Similarly, freeing the equality constraint across smoking groups on the association between infant internalizing behaviors and early adult anxiety symptoms lead to significantly improved model fit (delta Chi2 = 14.05, p<0.01, df = 1). In the total sample, this association was significant for active smokers during adolescence (β = 0.85, p<0.01), but was not present for non-active smokers (β = 0.07, p>0.05) (see Figure 3). The fit of the unconstrained model was excellent (chi2 = .02, df = 2, RMSEA = .000, 90% C.I. RMSEA = .000–.000, CFI = 1.00, TLI = 1.56). Similar results were found for the girls only model, with model fit improving significantly when freeing the equality constraint across smoking groups (delta Chi2 = 11.78, p<0.01, df = 1). The association between infant internalizing symptoms and early adult anxiety was significant for active smokers (β = 0.80, p<0.01), but not for non-active smokers (β = 0.11, p>0.05) during adolescence. Fit of the unconstrained model was excellent (chi2 = .03, df = 2, RMSEA = .000, 90% C.I. RMSEA = .000–.000, CFI = 1.00, TLI = 1.49).

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Figure 3. Association between childhood internalizing behavior scores at 18 months and early adult anxiety scores (18–19 years) by adolescent smoking status.

Caption: Adolescent active smokers who demonstrated higher internalizing behaviors during infancy (18months) displayed significantly elevated anxiety in early adulthood that was not present for non-adolescent active smokers.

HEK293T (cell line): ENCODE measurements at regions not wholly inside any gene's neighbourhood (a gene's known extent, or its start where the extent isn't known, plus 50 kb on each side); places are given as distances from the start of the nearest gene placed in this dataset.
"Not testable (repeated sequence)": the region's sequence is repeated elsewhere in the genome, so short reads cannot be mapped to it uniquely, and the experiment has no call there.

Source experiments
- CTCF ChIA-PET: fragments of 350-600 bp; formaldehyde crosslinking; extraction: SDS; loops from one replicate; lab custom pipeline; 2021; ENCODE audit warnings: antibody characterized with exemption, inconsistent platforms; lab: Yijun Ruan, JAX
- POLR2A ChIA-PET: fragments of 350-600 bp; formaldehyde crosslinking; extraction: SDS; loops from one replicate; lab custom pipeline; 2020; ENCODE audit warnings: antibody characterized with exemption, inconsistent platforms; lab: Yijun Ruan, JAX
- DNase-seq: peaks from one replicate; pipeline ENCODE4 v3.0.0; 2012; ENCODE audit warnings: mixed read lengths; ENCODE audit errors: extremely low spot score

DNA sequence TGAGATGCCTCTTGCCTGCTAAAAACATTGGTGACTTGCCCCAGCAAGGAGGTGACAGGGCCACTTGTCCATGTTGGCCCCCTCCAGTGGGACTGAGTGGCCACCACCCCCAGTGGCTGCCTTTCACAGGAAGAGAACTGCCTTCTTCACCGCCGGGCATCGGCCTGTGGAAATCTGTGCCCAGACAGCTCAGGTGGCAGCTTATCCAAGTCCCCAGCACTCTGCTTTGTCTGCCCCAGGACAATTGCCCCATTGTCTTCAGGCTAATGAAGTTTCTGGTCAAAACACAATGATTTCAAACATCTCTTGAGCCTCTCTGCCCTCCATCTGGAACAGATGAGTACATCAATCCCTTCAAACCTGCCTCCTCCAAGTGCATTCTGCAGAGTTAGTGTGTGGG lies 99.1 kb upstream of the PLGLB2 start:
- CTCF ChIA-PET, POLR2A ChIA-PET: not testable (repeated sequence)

https://doi.org/10.1371/journal.pone.0063252.g003

No significant interaction was observed between infant shyness and early adult anxiety symptoms in reference to active smoking (β = 0.08, p>0.05) versus non-active smoking (β = 0.14, p>0.05) (see Figure 4). The constrained model showed excellent fit (chi2 = .06, df = 3, RMSEA = .000, 90% C.I. RMSEA = .000–.000, CFI = 1.00, TLI = 1.65.) There was thus no need for a formal test to conclude that freeing the equality constraint across smoking groups would not improve model fit significantly. This was the case for the girls only model as well (active smoking (β = 0.10, p>0.05), non-active smoking (β = 0.15, p>0.05)) (chi2 = .06, df = 3, RMSEA = .000, 90% C.I. RMSEA = .000–.000, CFI = 1.00, TLI = 1.00), indicating that smoking did not moderate the shyness-later anxiety relationship. No correlation existed between infant emotionality, internalizing behaviors or shyness and smoking during adolescence.

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Figure 4. Association between childhood shyness at 18 months and early adult anxiety scores (18–19 years) by adolescent smoking status.

Caption: No relationship, both for adolescent active smokers and non-active smokers, was discovered between reported infant shyness at 18 months and early adult anxiety scores.